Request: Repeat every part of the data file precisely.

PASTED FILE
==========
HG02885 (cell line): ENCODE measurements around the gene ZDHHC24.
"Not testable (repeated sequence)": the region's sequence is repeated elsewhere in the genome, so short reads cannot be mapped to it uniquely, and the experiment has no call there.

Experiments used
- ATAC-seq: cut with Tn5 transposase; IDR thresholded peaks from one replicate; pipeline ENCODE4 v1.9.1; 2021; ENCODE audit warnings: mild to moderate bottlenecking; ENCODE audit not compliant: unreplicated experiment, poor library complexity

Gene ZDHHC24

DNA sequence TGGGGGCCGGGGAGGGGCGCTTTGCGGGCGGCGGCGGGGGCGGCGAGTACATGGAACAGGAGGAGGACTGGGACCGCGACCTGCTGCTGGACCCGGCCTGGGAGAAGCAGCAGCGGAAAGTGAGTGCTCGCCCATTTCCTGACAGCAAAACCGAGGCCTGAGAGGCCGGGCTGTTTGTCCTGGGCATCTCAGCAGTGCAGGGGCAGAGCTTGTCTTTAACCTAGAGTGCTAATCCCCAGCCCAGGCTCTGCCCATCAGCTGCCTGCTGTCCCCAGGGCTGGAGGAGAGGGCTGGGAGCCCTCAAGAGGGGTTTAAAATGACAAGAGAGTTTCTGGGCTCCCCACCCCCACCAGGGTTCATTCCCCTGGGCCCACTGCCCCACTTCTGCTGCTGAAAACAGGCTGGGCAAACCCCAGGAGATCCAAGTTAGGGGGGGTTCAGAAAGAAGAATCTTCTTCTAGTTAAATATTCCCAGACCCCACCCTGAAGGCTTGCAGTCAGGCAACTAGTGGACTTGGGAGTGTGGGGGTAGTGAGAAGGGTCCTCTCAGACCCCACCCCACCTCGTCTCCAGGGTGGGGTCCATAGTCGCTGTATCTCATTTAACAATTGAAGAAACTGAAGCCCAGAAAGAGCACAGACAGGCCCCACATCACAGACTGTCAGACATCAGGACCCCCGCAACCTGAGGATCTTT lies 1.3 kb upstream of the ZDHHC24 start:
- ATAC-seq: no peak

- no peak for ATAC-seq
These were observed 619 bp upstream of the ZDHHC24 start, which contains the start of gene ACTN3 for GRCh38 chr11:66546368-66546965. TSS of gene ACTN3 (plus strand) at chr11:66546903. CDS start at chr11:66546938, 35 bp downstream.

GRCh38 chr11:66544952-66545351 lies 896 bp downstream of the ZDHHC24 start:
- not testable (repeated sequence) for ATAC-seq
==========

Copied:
HG02885 (cell line): ENCODE measurements around the gene ZDHHC24.
"Not testable (repeated sequence)": the region's sequence is repeated elsewhere in the genome, so short reads cannot be mapped to it uniquely, and the experiment has no call there.

Experiments used
- ATAC-seq: cut with Tn5 transposase; IDR thresholded peaks from one replicate; pipeline ENCODE4 v1.9.1; 2021; ENCODE audit warnings: mild to moderate bottlenecking; ENCODE audit not compliant: unreplicated experiment, poor library complexity

Gene ZDHHC24

DNA sequence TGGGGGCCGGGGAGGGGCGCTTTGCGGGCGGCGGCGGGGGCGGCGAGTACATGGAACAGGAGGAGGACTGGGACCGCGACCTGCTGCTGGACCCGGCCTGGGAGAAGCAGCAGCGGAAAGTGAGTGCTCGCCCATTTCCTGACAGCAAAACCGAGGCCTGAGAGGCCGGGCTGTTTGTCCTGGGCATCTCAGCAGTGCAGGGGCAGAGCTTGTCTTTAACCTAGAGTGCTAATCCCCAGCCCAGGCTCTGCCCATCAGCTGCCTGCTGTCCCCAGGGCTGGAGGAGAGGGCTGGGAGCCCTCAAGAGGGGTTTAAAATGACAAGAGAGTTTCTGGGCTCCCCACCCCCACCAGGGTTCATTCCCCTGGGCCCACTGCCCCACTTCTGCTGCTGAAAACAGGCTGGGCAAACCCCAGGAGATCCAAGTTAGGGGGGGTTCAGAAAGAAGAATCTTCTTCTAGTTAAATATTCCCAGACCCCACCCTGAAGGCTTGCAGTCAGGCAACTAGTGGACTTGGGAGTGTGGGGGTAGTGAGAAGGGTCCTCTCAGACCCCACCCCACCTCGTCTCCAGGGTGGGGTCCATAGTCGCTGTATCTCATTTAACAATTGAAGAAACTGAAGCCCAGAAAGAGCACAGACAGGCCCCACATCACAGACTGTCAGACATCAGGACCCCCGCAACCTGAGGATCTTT lies 1.3 kb upstream of the ZDHHC24 start:
- ATAC-seq: no peak

- no peak for ATAC-seq
These were observed 619 bp upstream of the ZDHHC24 start, which contains the start of gene ACTN3 for GRCh38 chr11:66546368-66546965. TSS of gene ACTN3 (plus strand) at chr11:66546903. CDS start at chr11:66546938, 35 bp downstream.

GRCh38 chr11:66544952-66545351 lies 896 bp downstream of the ZDHHC24 start:
- not testable (repeated sequence) for ATAC-seq